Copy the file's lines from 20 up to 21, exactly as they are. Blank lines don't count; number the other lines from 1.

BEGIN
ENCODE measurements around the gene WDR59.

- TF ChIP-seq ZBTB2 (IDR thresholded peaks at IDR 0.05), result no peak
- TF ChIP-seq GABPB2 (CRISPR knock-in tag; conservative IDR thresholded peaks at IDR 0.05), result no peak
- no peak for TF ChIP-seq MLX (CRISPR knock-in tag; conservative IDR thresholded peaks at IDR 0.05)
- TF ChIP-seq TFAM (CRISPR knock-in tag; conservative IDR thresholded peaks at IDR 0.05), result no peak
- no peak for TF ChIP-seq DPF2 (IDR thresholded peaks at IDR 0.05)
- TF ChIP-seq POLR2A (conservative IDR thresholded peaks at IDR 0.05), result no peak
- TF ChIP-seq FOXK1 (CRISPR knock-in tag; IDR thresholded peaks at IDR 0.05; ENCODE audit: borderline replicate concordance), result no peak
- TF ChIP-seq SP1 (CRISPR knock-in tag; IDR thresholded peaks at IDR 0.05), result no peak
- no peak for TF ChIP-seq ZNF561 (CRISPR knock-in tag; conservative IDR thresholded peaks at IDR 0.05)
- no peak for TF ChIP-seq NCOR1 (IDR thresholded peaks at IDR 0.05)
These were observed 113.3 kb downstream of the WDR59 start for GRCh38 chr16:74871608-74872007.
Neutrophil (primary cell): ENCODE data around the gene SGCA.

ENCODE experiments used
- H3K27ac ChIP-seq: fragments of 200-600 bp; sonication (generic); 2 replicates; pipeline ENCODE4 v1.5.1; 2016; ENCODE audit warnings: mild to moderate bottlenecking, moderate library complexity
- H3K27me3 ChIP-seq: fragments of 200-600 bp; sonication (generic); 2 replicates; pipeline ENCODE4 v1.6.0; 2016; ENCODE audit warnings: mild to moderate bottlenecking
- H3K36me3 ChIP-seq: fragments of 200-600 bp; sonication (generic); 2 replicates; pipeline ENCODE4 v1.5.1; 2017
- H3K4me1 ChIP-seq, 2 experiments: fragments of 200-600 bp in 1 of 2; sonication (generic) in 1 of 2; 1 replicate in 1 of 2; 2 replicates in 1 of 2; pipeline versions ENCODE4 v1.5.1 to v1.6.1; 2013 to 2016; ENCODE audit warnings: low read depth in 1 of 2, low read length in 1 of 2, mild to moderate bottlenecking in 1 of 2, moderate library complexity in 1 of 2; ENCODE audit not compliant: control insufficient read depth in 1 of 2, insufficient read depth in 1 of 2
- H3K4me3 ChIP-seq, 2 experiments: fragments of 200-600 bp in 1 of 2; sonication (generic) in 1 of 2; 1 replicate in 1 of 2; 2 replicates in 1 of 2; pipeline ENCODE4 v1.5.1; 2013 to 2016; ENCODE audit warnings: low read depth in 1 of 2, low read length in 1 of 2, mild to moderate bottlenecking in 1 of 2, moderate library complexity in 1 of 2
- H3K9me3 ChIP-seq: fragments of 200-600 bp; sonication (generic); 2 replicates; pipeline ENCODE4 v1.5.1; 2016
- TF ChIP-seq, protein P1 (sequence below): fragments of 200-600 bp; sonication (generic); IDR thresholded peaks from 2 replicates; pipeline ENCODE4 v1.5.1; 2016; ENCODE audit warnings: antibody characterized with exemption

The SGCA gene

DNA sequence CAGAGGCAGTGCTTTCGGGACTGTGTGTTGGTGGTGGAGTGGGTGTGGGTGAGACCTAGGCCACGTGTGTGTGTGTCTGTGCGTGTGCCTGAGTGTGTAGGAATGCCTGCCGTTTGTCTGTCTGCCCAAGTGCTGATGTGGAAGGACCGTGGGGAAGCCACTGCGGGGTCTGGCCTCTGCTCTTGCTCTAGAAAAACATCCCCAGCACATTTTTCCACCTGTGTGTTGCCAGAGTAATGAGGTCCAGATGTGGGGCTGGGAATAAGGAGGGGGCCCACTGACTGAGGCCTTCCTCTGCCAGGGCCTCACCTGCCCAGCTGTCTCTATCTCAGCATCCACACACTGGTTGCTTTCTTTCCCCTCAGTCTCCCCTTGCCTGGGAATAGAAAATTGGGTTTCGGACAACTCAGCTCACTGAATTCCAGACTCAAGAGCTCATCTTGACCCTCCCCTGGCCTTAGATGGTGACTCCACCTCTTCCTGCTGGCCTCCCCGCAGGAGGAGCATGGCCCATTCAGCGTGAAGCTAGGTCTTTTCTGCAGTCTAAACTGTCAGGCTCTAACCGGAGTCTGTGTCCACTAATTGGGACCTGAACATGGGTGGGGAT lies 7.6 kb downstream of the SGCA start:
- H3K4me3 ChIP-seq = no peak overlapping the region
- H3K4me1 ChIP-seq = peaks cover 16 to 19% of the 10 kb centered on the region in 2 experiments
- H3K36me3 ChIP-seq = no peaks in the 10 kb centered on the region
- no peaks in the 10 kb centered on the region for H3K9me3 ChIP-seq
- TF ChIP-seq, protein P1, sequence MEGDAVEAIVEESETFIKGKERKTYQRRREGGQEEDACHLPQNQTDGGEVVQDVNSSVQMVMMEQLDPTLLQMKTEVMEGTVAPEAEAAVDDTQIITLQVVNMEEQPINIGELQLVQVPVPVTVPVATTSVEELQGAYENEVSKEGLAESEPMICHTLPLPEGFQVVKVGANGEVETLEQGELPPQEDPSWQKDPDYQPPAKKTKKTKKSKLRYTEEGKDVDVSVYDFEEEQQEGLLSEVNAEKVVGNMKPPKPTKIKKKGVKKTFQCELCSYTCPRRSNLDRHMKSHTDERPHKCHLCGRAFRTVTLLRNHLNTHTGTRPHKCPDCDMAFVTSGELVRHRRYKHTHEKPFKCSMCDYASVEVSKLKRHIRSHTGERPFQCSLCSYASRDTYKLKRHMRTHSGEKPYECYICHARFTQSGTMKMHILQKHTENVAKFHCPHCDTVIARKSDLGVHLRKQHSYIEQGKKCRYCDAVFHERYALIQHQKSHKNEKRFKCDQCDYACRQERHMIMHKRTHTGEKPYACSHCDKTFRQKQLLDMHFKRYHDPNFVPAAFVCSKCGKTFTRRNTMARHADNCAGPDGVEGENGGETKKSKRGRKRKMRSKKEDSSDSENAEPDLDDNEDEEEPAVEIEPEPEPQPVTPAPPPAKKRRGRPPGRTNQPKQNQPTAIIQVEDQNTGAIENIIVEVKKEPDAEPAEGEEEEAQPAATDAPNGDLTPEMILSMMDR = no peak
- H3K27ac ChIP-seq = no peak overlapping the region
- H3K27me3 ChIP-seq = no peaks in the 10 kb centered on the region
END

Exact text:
- H3K9me3 ChIP-seq: fragments of 200-600 bp; sonication (generic); 2 replicates; pipeline ENCODE4 v1.5.1; 2016
- TF ChIP-seq, protein P1 (sequence below): fragments of 200-600 bp; sonication (generic); IDR thresholded peaks from 2 replicates; pipeline ENCODE4 v1.5.1; 2016; ENCODE audit warnings: antibody characterized with exemption